Understanding Drug Addiction Recovery

Drug Addiction Recovery

Drug addiction recovery can save a person's life, livelihood, and family. In addition, it can also save society millions of dollars. The National Institute on Drug Abuse estimates that drug abuse costs society $67 billion per year. A successful recovery can help reduce the personal and public cost of abuse.

Drug Addiction Recovery Starts with Treatment

Drug addiction recovery starts with admitting you have a problem. Whether it is self-realization of a problem or the result of an intervention by friends and family, admission begins the process of recovery. Once you have recognized your problem, it is important to find the treatment option that works for you.

Detoxification is frequently a precursor to other treatments. Detox is a medically supervised way to rid the body of the chemicals associated with the drugs. Drug withdrawal often involves unpleasant physical symptoms like shaking and vomiting. Detoxification can be done on an out-patient or in-patient basis. Out-patient is usually less expensive and less disruptive to a person's life. In-patient detoxification is used for people who have long histories of abuse or other disorders. Other factors to take into consideration when choosing a program is the drug that was abused, amount of time used, amount abused, age, and existing medical conditions. For some, rapid detox is also an option. Rapid detox is usually completed in less than 24 hours and claims to have fewer withdrawal symptoms.

In-patient treatment programs or residential treatment centers usually focus on stays of 30-90 days. This provides a structured environment in which drug abusers are taught accountability and responsibility in their lives. Activities and exercise are stressed, along with nutrition, education, and job training. Learning to reduce motivators for drug abuse is another goal of in-patient programs. These programs can also be modified to help those with other problems, like criminal records or mental disorders. Longer stays of up to a year usually occur at residential treatment centers, where persons are more in need of learning to socialize appropriately with the public and the outside world.

Out-patient programs are done on a day-to-day or weekly basis. Drug abusers usually go to individual therapy. Additionally, group support is recommended. Out-patient programs are more cost effective and can be successful for a highly motivated patient. Out-patient treatment can include online support groups, which are private and convenient. Online therapy is successful for helping recovering drug addicts stay clean after completing more traditional treatments.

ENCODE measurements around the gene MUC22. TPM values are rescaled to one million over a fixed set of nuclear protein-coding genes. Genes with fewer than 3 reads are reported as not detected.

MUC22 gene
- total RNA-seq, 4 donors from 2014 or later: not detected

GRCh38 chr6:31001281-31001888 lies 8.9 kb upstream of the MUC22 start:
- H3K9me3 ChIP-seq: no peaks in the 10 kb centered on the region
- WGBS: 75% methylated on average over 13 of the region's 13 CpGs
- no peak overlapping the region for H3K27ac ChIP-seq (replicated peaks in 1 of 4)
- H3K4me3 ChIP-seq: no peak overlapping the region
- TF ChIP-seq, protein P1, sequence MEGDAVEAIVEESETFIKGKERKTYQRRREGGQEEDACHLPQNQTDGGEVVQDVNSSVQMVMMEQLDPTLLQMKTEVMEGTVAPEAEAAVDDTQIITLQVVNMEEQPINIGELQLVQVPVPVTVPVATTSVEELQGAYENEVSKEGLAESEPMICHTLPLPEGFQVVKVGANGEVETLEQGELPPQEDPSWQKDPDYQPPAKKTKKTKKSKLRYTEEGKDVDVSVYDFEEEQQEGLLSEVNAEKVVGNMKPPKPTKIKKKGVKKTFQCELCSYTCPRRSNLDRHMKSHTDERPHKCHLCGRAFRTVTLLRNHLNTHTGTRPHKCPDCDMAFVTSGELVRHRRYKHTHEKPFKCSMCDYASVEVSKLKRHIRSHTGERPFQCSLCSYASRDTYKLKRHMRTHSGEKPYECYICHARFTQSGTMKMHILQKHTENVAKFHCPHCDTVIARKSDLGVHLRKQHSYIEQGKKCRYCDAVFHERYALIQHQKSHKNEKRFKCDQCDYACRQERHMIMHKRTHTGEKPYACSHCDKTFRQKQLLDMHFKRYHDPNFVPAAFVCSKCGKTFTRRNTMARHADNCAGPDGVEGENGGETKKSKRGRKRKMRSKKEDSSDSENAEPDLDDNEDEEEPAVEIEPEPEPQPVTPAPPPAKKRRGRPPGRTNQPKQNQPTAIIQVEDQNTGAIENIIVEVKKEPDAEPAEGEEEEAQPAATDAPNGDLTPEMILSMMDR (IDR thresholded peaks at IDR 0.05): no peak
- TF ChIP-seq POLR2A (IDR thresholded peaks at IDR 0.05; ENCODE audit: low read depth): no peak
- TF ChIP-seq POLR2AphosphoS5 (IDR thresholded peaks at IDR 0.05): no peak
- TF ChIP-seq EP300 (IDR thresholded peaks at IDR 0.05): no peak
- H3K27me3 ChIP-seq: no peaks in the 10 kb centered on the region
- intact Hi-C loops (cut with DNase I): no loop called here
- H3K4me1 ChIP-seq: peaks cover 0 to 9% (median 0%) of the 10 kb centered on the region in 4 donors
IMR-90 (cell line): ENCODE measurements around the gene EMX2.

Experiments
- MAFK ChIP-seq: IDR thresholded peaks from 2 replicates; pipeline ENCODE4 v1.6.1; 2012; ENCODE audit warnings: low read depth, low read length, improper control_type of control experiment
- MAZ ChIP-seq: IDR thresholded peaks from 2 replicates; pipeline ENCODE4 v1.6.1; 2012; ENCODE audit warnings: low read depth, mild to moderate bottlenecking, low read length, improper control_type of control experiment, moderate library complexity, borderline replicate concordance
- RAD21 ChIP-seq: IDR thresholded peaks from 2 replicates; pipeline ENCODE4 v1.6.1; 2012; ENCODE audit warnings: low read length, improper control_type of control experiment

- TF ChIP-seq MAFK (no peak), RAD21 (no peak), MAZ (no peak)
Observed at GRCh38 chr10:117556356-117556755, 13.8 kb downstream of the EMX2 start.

A 12-step program, similar to the model used by Alcoholics Anonymous, can be used as a treatment option. A 12-step program provides tools for living, spiritual guidance, and support from others. Both secular and religious programs are available. Some drug related 12-step programs include:

In all forms of treatment, medications may be prescribed. Depending on the method of treatment that is right for you, your licensed doctor or therapist may feel the need to prescribe a medication to help keep you from returning to drug abuse.

Behavior and attitude changes are a constant in all treatment and drug addiction recovery programs. Different models, such as cognitive behavior therapy, may be used in treatment. Recovery is a long term process that may require several methods of treatment in multiple sessions. In fact, many recovering drug addicts find on-going therapy in the form of group sessions helps keep them clean and sober.

To find a treatment program near you, please search the Substance Abuse and Mental Health Services Administration website, which is maintained by the United States Health and Human Resources Department.

Paying for Drug Recovery Treatment

Drug addiction recovery can be costly. Before paying for your treatment from your own pocket, check out the following resources for assistance:

  • Private insurance
  • Medicare
  • Medicaid
  • State funded programs
  • Federally funded programs
  • Grants

Local county health officials can help you get in touch with the organizations that can help you in your recovery.

Recovery After Treatment

Recovery after treatment is important in maintaining a clean lifestyle. As previously mentioned, online support or group support is successful in helping recovering addicts stay clean. Charles N. Roper, PhD, LCDC has identified four types of recovery that an addict must accomplish before s/he is considered fully recovered.

  • He/she must physically abstain from using drugs.
  • Mental function must return to normal brain function and chemistry. Changing attitudes, beliefs, and beginning rational thought is a crucial step in recovery.
  • The addict must learn to deal with feelings in appropriate ways.
  • He/she must undergo a spiritual transformation. This is shown through change in values, beliefs, and personal characteristics.

Many treatment programs focus on the physical and mental recovery from drug addiction. While some treatment programs touch on recovery after treatment, it is usually not enough to create a lifelong change. This is why ongoing support is needed after being released from a traditional program. Recovering addicts need to learn how to allow themselves to feel and express emotions in appropriate ways, instead of returning to drug abuse. Subtle and complex spiritual changes generally occur over time.

Drug addiction recovery involves the realization of a problem, finding the right treatment, and continuing treatment after being released from the program.

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Understanding Drug Addiction Recovery